Health Ministers and officials from APEC member economies have endorsed new collaborative actions to defend against escalating health threats like the Zika virus while mitigating the effects of greying populations and increased susceptibility to chronic diseases on healthcare services across the Asia-Pacific.
Strengthening the capacity of the region’s health systems to cope with shocks that put lives and productivity increasingly at risk is the focus of measures to be taken forward by APEC economies over the coming year. They are detailed in a joint statement and annex issued by Ministers and officials after meeting with senior representatives from the private sector this week in Lima.
View the Joint Statement and Annex of the APEC High-Level Meeting on Health & the Economy
The move supports the adoption of health management responses advocated by APEC’s Healthy Asia-Pacific 2020 Initiative and detailed in an implementation roadmap. It also lays a foundation for achieving the 2030 Sustainable Development Goals in the region, whose 3 billion people account for 40 per cent of the world’s population and 60 per cent of global GDP.
“Peru is working with its APEC partners and industry stakeholders to ensure there are sufficient resources available and effectively deployed to care for our people,” explained Dr Patricia Garcia, Peru’s newly appointed Minister of Health. “We have agreed to exchange best practices and innovative approaches to building high-performing health systems that can respond when tested.”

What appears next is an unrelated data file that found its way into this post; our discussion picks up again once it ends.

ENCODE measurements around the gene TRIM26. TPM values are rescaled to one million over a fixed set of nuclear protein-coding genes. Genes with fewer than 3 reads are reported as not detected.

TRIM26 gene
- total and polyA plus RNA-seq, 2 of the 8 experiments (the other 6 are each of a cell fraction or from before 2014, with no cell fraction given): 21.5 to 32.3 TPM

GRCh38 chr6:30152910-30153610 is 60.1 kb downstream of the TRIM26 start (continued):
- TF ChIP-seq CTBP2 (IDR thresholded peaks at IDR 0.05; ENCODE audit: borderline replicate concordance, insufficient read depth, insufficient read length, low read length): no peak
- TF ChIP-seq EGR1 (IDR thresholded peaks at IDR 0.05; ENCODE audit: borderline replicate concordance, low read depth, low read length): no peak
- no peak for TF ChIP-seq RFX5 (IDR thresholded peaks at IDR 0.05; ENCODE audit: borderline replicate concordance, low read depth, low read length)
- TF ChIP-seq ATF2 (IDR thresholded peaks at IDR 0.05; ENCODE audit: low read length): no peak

Attention is on improving budget and workforce planning, resource allocation and waste reduction to ensure quality care, in coordination with academia, business and industry organizations. Developing and sharing data to drive policy innovation, effective physical and mental health interventions by practitioners, and reliable impact measurements is a further point of emphasis.
“Delivering on APEC’s commitment to raise health system efficiency and sustainability will not only safeguard hundreds of millions of lives but could also lift the GDP of the region’s economies by 4 to 8 per cent,” noted Dr Victor Cuba, Chair of the APEC Health Working Group and head of international cooperation at Peru’s Ministry of Health.
“APEC with its focus on economic issues is the right place to discuss the fiscal policies needed and the impact of health on the economy,” added Dr Maureen Goodenow, Chair of the APEC Life Sciences Innovation Forum Planning Group and Associate Director for AIDS Research at the United States’ National Institutes of Health.
APEC economies seek to ease GDP losses estimated to hit 6 to 8.5 per cent over the next 15 years due to fallout from early retirement, aging and the proliferation of chronic diseases ranging from Alzheimer's to cancer and diabetes. To this end, Health Ministers and officials have called for greater engagement with finance ministries to gauge the fiscal and economic implications of ill-health and ways to sustain healthy and competitive workforces.
Complementary work in APEC will help to establish conditions that provide incentives to pursue new medicines and technologies, drawing on advances in areas like 3D printing, cell and tissue therapies and personalized medicines. This includes encouraging cross-border research and development linkages amongst universities, public research institutions and the private sector.
“There are real opportunities to take healthcare innovation and health product accessibility to the next level in the APEC region,” said Dr John Lim, Executive Director of the Centre of Regulatory Excellence at the Duke-National University of Singapore Medical School (Duke-NUS).
“Implementing regulatory frameworks and rules that are balanced, relevant and science-based will facilitate effective flows of patient and product information that are key to maximizing the potential of authorities and industry to protect lives and livelihoods,” he concluded.
The next APEC High Level Meeting on Health and the Economy will take place in Ho Chi Minh City, Viet Nam in August 2017.
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